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A Democratic Society - A Democratic Society Throughout time the debate upon which is the best system of government has been an ongoing debate. Somewhere between the realms of democracy, socialism, fascism, communism, and monarchism lies the answer to the perfect system. Traditionally speaking, North America has always tried to remain democratic in ruling. The democratic system, unlike it's alternatives, encourages equality and liberty among the people which in modern society, makes it the most attractive system of government today....   [tags: essays research papers] 1759 words
(5 pages)
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Representation, Transparency, Inclusion and Responsibility - Question 1: What features of consultation instruments make them likely to carry stakeholder legitimacy. The consultation regime in a democratic state should reflect the traditional democratic values - representation, transparency, inclusion and responsibility (Kohler-Koch and Quittkat 2013). Since consultation instruments are developed by the state for the public, it is then crucial to ensure they are available and accessible to a variety of stakeholders, interested public, organisations and experts....   [tags: Democratic Values]
:: 14 Works Cited
600 words
(1.7 pages)
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The Importance of Diverse and Democratic Schooling - The purpose of schools today is, unfortunately, to create a well-trained rather than well-educated workforce. However, the true purpose of schooling should be to educate all students equitably, regardless of race, gender, sexual orientation, socio-economic status, etc., so that they can use logic and reasoning to make informed decisions (Spring, 6). Teachers are at the frontline in the struggle to create well-educated citizens within a diverse and democratic society. This essay will examine the criteria needed to create the ideal citizen of a diverse and democratic society, as well as how I as an educator plan to integrate and promote democracy and diversity in my teaching practices....   [tags: public education, public schools] 883 words
(2.5 pages)
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How Democratic Is the American Constitution? - Robert Dahl's book How Democratic is the American Constitution, reminds us that the American Constitution wasn't the only possible base for a democratic system in America. In this book Dahl explains some of the democratic and undemocratic aspects of the American constitution. He also explains what should be changed to improve it. In chapter 2, Dahl begins explaining about the Framers of the constitution who had the task of basically creating a new government that combated all of the problems of the new United States of America....   [tags: Book Reviews Robert Dahl] 701 words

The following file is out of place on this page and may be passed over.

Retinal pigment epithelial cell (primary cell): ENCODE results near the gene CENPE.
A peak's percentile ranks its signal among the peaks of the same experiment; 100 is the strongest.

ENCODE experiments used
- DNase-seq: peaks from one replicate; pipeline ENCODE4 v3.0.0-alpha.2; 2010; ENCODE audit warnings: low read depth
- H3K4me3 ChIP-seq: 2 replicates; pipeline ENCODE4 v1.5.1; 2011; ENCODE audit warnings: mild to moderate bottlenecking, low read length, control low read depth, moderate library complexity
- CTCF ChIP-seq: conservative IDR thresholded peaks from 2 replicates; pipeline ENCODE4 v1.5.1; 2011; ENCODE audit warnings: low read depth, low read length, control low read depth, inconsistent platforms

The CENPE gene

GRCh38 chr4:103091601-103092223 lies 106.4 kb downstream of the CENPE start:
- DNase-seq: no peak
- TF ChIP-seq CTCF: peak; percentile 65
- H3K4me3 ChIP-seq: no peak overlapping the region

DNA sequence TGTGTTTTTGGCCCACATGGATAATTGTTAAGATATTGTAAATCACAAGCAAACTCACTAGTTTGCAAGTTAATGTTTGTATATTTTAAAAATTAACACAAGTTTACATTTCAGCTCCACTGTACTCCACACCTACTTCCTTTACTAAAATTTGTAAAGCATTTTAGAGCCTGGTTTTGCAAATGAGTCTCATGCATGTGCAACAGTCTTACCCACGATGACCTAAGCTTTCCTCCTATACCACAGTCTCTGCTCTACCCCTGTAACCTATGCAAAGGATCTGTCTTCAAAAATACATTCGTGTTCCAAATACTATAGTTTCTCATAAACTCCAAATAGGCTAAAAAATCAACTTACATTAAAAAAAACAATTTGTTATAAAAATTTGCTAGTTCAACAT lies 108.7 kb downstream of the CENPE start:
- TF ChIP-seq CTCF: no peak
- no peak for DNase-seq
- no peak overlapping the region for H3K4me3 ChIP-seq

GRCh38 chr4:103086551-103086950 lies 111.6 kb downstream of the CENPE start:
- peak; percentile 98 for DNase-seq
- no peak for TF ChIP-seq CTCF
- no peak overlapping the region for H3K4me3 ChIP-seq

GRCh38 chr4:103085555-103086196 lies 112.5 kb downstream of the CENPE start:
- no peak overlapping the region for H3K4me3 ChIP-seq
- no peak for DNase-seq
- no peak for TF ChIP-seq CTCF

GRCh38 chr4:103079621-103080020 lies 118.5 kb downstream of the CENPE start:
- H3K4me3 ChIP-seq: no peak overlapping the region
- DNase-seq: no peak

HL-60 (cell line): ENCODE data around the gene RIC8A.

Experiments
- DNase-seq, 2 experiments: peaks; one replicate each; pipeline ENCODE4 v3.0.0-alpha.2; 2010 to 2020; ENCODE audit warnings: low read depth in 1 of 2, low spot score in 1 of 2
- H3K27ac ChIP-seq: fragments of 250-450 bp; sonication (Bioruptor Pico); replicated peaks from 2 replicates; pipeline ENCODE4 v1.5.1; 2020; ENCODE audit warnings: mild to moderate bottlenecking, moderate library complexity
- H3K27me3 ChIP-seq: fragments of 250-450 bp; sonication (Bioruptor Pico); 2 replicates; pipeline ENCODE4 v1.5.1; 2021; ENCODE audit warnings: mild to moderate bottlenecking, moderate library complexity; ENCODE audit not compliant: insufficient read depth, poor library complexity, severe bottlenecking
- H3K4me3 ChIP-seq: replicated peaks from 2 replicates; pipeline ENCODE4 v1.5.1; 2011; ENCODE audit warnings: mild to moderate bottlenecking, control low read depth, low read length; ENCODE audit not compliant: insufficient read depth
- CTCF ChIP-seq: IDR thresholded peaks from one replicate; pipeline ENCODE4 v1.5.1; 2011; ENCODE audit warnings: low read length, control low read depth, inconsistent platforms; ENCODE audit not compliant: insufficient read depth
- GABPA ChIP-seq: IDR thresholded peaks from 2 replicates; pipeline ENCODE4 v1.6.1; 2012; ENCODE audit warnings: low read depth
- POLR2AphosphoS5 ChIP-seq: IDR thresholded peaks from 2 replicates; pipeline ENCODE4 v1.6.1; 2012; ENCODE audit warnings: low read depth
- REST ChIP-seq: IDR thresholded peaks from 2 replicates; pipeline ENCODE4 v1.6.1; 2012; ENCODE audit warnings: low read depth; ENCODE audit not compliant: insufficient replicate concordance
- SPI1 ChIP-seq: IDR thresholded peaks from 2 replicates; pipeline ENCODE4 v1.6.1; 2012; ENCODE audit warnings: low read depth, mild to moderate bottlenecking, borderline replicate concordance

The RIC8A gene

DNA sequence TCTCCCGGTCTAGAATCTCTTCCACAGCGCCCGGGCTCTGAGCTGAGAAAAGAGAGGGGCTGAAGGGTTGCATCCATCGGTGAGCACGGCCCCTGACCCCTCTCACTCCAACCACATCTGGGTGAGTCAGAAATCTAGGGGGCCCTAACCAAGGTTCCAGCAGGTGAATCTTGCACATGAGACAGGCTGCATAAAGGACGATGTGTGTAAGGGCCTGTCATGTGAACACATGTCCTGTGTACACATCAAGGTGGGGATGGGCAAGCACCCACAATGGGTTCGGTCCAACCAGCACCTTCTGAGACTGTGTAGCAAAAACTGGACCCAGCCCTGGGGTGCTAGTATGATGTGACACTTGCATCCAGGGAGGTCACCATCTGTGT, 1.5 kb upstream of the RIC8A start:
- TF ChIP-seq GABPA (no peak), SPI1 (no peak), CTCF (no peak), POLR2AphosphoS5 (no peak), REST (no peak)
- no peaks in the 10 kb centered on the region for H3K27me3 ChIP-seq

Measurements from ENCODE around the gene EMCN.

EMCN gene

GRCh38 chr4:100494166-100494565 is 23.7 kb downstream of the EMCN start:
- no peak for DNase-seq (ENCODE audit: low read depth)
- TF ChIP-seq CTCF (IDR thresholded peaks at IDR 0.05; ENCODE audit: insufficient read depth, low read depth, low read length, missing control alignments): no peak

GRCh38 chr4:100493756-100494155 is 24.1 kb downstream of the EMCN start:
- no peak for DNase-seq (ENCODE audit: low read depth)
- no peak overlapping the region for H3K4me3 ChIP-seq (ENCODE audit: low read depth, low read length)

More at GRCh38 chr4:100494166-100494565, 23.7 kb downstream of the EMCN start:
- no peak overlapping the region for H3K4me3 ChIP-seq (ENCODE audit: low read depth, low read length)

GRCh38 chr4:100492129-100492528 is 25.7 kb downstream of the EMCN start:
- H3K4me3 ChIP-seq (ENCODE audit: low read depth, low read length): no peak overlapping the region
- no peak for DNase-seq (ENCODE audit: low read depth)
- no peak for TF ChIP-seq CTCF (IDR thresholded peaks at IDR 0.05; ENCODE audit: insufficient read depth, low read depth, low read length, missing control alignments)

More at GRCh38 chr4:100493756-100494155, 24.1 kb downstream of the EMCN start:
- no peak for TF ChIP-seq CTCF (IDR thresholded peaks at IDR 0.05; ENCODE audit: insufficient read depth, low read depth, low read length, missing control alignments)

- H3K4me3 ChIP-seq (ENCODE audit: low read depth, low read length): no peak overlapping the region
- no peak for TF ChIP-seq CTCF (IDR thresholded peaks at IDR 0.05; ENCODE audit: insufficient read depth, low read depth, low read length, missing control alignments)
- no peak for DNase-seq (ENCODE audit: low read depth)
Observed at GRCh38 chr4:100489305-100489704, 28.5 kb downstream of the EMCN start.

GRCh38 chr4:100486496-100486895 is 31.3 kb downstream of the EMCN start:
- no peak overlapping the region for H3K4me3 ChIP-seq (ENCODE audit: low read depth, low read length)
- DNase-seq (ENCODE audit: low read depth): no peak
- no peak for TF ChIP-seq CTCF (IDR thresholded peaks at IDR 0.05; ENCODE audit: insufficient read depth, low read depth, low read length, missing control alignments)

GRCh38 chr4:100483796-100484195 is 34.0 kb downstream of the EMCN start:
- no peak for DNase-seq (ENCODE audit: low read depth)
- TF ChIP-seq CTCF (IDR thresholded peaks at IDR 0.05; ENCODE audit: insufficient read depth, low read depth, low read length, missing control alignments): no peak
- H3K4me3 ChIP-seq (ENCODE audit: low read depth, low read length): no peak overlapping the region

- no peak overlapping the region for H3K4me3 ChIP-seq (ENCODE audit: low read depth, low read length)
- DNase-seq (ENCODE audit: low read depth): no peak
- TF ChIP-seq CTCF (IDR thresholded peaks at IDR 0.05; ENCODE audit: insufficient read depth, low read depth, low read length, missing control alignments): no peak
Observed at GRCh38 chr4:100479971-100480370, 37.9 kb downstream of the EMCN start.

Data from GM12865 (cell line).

(2 pages)
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The Weaknesses of the Democratic Government in Italy - The Weaknesses of the Democratic Government in Italy One of the main weaknesses of the Italian Democratic Government was the way it was made up and what it consisted of. During the course of time from when the unification of Italy took place through to the end of the First World War, the parliamentary system had established itself only through bribery and corruption. This was called ‘transformismo’. The proportional representation system meant that there were lots of splinter parties, and that coalitions had to be formed in order for there to be any kind of majority....   [tags: Papers] 597 words
(1.7 pages)
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A Democratic Deficit in the EU - A Democratic Deficit in the EU The question over the legitimacy of the EU has been a nearly continuous debate and many commentators appear to agree that the EU suffers from a severe ‘democratic deficit’. There are many reasons why this perception is so widespread. As a multinational body it lacks the grounding in common history and culture upon which most individual polities can draw. However, this should not necessarily disqualify the EU from being treated as a democratically legitimate body....   [tags: Papers European Union Government Europe Essays] 1416 words